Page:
How to Cope with the Cost of Living of Today

The cost of living is defined as the average cost of the basic necessitiesof life such as food, shelter and clothing. These are your basic needs which are what a person has be concerned about. These necessities are different from the things that a person desires because without food, shelter or proper clothing, you may die, but you will not die if you can not have something merely because it is something you would like to have.

It is always good to economize and practice good spending habits, but due to the current recession, and the millions who have lost their jobs as well as their homes,consumers must now learn to cope with less. This can be very difficult because wages and salaries have not increased and in many cases, they have actually decreased. You can allow yourself to become frustrated, angry, depressed and just plain miserable, or you can look at coping in tough times as a challenge.

So what are some ways that you, the consumer can cut costs? Here are a few suggestions that may help.

First, make a budget that starts with the basic needs. Keep track of expenses so that you can see just where you are spending your money. This will give you an idea of areas that you can cut back on, such as eating out. How many times do you eat out each week? Can you carry your lunch instead? Is there a microwave at work that you can use to heat your lunch? Is there a college nearby that offers discounts for services such as barbering and hair salon services in exchange for having a student do the work?

Then take a close look at your grocery bill and see if there are ways that you can save some money at the grocery store. You can switch to the store brands instead of brand names and use coupons for items that you use. Only use the coupons if they bring the price down to the cost of the store brand. Also buy meats such as whole chickens, ham or beef, that can be used in other dishes as leftovers. Chicken, ham, beef and turkey all make great sandwiches for the lunch which you have started to carry. Consider buying canned goods, flour, sugar and other non-perishables in bulk, as long as they are stored properly and used by the expiration date.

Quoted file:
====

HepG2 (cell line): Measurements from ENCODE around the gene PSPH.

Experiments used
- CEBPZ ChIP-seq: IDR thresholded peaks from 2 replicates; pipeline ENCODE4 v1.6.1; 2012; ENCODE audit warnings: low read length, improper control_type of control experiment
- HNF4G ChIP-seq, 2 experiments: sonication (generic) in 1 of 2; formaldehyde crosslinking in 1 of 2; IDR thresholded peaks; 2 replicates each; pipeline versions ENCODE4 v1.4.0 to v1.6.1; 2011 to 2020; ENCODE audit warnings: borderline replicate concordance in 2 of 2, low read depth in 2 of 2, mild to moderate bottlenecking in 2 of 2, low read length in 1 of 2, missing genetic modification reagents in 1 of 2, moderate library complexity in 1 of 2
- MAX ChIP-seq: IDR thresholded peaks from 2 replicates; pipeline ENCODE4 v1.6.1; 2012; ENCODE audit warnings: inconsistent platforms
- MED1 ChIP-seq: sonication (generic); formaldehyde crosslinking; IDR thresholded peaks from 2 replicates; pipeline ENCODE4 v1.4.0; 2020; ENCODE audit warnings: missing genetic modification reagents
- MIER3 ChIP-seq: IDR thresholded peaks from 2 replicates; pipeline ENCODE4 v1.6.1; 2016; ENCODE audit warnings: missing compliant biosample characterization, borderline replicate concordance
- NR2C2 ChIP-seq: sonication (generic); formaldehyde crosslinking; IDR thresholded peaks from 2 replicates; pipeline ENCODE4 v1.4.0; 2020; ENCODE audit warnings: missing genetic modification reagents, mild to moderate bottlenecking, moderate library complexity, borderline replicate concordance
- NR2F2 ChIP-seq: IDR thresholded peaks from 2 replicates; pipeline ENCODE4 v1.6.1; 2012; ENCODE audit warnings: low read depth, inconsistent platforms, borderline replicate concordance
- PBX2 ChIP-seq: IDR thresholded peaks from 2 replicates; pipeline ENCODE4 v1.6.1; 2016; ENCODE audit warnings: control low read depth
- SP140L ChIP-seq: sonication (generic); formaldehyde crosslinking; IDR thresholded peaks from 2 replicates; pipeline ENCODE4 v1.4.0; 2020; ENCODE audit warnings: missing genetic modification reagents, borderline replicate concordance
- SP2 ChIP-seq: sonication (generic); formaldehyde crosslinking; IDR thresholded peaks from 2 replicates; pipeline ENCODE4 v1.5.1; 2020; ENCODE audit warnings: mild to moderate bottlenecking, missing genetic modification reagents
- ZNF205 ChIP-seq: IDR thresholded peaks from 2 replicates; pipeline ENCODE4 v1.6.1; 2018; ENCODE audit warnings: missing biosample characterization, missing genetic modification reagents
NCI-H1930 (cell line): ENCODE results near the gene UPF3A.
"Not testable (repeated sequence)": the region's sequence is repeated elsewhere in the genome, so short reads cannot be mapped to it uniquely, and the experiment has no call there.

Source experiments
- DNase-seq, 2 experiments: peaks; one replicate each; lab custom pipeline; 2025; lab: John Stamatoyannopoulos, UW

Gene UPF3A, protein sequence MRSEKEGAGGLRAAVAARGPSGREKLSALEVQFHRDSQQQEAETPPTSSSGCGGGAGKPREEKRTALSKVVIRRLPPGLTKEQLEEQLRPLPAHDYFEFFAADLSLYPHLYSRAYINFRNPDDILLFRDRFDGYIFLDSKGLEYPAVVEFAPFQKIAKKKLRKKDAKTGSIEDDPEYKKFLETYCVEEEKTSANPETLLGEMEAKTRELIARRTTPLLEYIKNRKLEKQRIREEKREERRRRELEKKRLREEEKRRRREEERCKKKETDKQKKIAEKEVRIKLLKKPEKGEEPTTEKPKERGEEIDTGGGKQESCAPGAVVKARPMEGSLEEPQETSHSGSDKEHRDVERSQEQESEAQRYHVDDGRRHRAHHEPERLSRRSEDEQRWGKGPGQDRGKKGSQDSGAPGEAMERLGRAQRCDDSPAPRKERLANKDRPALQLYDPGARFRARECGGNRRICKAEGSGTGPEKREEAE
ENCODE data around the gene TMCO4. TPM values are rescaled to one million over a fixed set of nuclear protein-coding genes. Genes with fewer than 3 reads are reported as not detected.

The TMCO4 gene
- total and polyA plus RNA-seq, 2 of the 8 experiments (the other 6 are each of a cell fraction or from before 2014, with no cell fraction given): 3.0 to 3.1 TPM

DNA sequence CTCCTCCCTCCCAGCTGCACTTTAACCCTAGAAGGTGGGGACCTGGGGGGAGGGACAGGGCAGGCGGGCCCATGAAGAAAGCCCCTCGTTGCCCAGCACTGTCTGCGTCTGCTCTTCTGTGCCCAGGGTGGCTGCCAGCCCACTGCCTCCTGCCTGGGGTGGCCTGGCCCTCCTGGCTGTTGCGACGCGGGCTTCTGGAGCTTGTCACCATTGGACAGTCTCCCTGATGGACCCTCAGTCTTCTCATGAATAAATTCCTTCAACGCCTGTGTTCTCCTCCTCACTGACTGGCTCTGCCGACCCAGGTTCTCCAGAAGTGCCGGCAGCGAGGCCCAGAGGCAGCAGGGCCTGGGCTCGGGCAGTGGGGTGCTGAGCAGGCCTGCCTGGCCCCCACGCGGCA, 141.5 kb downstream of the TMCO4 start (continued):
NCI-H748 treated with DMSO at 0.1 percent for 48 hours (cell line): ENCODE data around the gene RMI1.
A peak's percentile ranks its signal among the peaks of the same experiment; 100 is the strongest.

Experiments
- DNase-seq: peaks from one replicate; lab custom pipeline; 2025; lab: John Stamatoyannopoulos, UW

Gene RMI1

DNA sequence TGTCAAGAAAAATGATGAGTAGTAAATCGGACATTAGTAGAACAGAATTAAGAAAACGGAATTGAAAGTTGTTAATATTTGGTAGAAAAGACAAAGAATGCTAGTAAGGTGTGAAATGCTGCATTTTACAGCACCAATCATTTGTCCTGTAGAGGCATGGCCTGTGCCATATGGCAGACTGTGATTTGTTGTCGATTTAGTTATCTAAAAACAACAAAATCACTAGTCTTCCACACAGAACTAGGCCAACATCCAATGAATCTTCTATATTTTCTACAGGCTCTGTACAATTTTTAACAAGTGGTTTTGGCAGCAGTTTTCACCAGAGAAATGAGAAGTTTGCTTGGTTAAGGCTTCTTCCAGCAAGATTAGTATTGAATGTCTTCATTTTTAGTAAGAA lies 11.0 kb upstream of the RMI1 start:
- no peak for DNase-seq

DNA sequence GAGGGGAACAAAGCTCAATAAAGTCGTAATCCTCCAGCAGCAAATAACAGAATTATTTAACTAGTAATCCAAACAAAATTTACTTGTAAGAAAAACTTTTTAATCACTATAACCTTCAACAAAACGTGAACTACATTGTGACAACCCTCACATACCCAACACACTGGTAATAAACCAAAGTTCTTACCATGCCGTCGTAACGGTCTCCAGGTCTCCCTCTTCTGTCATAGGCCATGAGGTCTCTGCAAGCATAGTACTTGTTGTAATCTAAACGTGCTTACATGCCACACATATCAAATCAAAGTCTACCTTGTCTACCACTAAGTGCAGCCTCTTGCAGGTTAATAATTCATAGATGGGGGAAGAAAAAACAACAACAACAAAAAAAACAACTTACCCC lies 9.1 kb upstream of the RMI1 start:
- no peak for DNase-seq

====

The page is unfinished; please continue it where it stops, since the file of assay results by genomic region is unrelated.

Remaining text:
Utilities take a huge slice of your budget so you will need to look at ways of conserving energy. When you use appliances such as the dishwasher and washing machine, make sure you have full loads. Set the thermostat lower for heating your home and higher for cooling, especially if the house is empty all day while you are working.Clothes dryers use a lot of energy, so you may want to think about using an outdoor clothesline to dry your clothes. Umbrella clotheslines are great for those with limited space for drying clothes outdoors. Land line phones, cell phones, Internet and cable take another bite out of the budget. You may have to decide whether these are all necessary or if you need both a land line and a cellphone. Cable television is not really a necessity  and if things are really tight, this may need to be cut out of your budget.

Clothing is certainly necessary, especially in cold weather, but there are ways to cut these costs. Shop at thrift stores such as the Salvation Army and other charitable organizations. Thrift stores are also good for picking up toys and furniture. Another good way to make your clothing dollars go further is to shop for summer clothes at the end of summer or winter, when the stores are offering deep discounts so that they have room for the new season’s clothing. 

Entertainment does not  have to break your budget. Instead of eating out with friends, who are probably also cutting back, take turns cooking or have evenings where everyone brings a covered dish. Card games and board games can provide real social entertainment. Libraries offer not only books but movies which can be rented for free.

These are only a few ideas to help with coping with the increasing cost of living, there are many other ways that people can find to cut costs. Start practicing and see just how good it feels to save money instead of spending money on things you really do not need.